Pennsylvania Economy

The state of Pennsylvania has an economy that ranks 6th in the U.S. Its total gross state product is $570 billion. If it were an independent country, it would rank as 18th largest in the world. Per capital, the GSP ranks 29th out of 50 states.

The urban manufacturing centers of Philadelphia, Pittsburgh, Erie, Scranton-Wilkes-Barre and Allentown-Bethlehem-Easton in the east of the state contribute much to the state's economy though much of the commonwealth is rural. The state ranks 19th out of 50 for overall agricultural production. It's first in mushrooms, second in apples and third in Christmas trees and layer chickens. IT ranks 8th in the U.S. for wine making. Pennsylvania also hosts 50 Fortune 500 companies with Philadelphia as home to six companies, and Pittsburgh is home to eight. They include U.S. Steel, PPG Industries, H.J. Heinz and G.E. Transportation Systems.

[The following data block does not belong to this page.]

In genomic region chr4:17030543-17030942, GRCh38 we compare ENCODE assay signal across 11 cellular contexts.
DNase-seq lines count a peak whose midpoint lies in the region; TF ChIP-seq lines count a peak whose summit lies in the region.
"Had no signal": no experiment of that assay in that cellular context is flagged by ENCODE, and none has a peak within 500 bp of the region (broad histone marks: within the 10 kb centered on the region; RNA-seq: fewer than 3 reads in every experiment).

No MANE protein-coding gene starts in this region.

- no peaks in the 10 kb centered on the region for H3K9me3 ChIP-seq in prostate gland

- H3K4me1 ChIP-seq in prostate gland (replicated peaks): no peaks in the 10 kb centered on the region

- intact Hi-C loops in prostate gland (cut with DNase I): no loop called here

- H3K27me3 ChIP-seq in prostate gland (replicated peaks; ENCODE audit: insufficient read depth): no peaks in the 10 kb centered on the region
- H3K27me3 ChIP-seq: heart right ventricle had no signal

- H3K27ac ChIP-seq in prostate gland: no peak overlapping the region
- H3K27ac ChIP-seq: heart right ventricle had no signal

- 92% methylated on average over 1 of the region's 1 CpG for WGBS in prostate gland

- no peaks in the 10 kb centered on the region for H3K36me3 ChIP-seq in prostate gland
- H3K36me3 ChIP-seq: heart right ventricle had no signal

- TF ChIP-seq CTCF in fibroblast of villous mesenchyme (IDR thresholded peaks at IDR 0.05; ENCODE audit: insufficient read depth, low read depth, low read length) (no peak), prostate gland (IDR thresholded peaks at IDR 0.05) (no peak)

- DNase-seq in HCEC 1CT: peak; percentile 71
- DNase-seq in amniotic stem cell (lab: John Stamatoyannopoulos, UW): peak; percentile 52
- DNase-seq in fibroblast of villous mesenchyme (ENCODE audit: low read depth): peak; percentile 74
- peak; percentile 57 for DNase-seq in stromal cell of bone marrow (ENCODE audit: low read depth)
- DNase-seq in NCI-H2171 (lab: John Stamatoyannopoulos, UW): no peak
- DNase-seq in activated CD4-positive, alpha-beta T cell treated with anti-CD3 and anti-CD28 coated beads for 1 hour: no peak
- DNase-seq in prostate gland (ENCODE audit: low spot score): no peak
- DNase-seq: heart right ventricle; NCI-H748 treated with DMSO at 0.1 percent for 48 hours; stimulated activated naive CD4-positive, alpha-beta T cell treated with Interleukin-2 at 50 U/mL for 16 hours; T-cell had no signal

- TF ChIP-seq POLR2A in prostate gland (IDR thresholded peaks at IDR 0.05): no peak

Keeping pace with the rest of the U.S., the state's largest employer is private employer is Wal-Mart, which is followed by the University of Pennsylvania. As of April 2012, unemployment stands at 7.4%.

The world wide problem colloquially called “The Great Recession” in the U.S. hit Pennsylvania's economy as hard as it hit the rest of the U.S. In September 2012, the state's unemployment rate rose above that of the rest of the nation for the first time since the start of the recession.